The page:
Although many NBA fans are only marginally aware of the existence of the D-League, it played a prominent role in the association's landscape last year. The biggest connection for mainstream NBA fans is probably when Sundiata Gaines drained a buzzer beating three-pointer to beat LeBron James and his Cavaliers in only his fifth game out of the D-League. The D-League also produced NBA players like Reggie Williams and Anthony Tolliver, and high draft picks like Byron Mullens and Hasheem Thabeet saw time in the D-League. With the increased influence the D-League now has on the NBA, some NBA fans may look to invest a little more time in understanding and watching their minor league system and getting to know the players it's developing.
There are, unsurprisingly, substantial differences between the D-League and the association. In order to quantify those, I've take a look at six components of the game that should help us understand the differences between the styles of the two leagues. They are pace (possessions per game), three pointers per field goal, free throws per field game, assists per made shot, turnover rate, and overall efficiency, all using stats from the 2009-2010 NBA and NBADL. Follow the jump for lots of graphs.
The most noticeable difference in the two games is in the pace, or number of possessions per game. The NBADL plays at a pace very similar to the pre-3 point line NBA of the mid 1970s, when the average game contained around 105 possessions. Today's NBA isn't quite as slow as the Jordan era (high 80s average pace), but for various reasons, the game is much slower now, and much slower than the D-League.
Not a single D-League team played at a slower pace than the NBA's fastest team, the Warriors. This is why both leagues score roughly the same amount of points per game despite a (perhaps expected) large efficiency disparity, favoring the upper league, as the graph below shows.
The two leagues don't differ much in shooting - the D-League actually comes out better, shooting 47% to the NBA's 46% and 37% to 35.5% from three point land. It's possible that there's a big difference in offensive rebounding, but I can't test that from the data available at Basketball-Reference, which suggests that the Erie Bayhawks totaled 9 team offensive rebounds last season.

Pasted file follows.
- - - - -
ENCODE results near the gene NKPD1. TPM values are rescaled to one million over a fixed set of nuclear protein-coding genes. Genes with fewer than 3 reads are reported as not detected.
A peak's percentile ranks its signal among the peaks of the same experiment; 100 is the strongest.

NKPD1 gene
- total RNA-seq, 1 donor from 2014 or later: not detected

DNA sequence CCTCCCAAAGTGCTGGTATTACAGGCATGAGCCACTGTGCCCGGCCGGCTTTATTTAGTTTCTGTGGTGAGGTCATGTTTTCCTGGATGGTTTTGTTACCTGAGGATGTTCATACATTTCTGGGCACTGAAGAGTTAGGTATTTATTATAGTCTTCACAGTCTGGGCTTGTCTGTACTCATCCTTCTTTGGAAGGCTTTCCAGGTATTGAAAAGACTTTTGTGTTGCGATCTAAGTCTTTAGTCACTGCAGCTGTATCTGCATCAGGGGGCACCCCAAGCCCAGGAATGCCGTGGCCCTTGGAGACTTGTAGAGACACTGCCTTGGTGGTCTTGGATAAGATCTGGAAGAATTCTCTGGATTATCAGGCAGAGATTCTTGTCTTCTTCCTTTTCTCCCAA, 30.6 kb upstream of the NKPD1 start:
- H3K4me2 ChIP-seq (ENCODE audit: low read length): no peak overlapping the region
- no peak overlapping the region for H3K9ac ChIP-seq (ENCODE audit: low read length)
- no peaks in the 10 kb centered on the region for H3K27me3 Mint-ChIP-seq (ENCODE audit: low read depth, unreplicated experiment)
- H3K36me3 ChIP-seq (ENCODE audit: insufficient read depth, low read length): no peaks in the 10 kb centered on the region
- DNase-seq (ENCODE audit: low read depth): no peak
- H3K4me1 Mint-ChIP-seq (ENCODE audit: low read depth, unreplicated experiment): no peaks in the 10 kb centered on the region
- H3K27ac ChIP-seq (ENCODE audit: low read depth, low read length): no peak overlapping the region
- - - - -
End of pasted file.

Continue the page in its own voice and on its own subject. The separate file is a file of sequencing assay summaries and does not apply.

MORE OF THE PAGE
There are two more factors we can look at besides shooting and rebounding to explain this efficiency difference: free throws and turnovers. First, free throws:
It turns out that D-Leaguers actually get to the line far more often than NBAers, as measured by free throws taken per shot attempted. I used this measure to get a better handle on the style of the game. To me, this suggests that there are more "slasher" type players and more hard drives to the basket in the D-League, resulting in more fouls as well as more time spent in the penalty. It could also be simply poor refs, or another explanation that I'm missing.
As far as offensive efficiency goes, we'd rather look at free throws made per field goal, but as the difference in FT% between the two leagues is only about one percent (favoring the NBA), the analysis is similar. This is, along with the higher FG%, actually another point in which D-League offenses are more successful than the NBA. In order for the NBA to be so much more efficient than the D-League, NBA offenses must turn the ball over far less. Indeed, we find this to be the case.
Every single D-League team turns it over more often than the NBA average. Although a difference of only about 2% doesn't seem like much, the fast pace of the D-League results in an extra 2.5 turnovers per game per team, which is more than enough to cancel out the marginal differences in shooting and fouls.
Finally, let's look at two aspects of the game which impact efficiency but are more indicative of style. First, let's look at the amount of three pointers taken by teams.
The amount of three pointers taken doesn't appear to be as much a function of the league as much as it is a function of each individual team's game plan. For example, the top teams in the NBA in this graph are the Magic and the Knicks, teams that like to put up threes as part of their coaching styles. The D-League does shoot slightly better on threes, as mentioned above, and that might explain why the league average is slightly higher.
The final indicator we'll examine is assist rate. Is the D-League, a league where players are looking to put up numbers in order to get a job at the highest level of basketball in the world, a more selfish league?
Unsurprisingly, fewer made shots are assisted in the D-League. Even with the outlier at the bottom, the Austin Toros (866 assists on 1903 made shots), the D-League still assists on roughly 2% fewer shots. We should expect this to result in a higher FG% in the NBA, but as mentioned above, the D-League actually holds a slight shooting advantage. This is probably because D-League defenders aren't as quick on rotations or as good in isolation, allowing driving shooters and pull up jumpers to be more effective.
Overall, the D-League is a faster and looser game, with more fouls and more three pointers. Due to a variety of factors, there are more turnovers, which results in efficiency numbers far below that of the NBA. The biggest difference is by far the speed, as teams use roughly 13 more possessions per game on average. This means that when we look at per game numbers for D-League players, we should adjust for the fact that they won't get nearly as many possessions to put up those numbers in the NBA.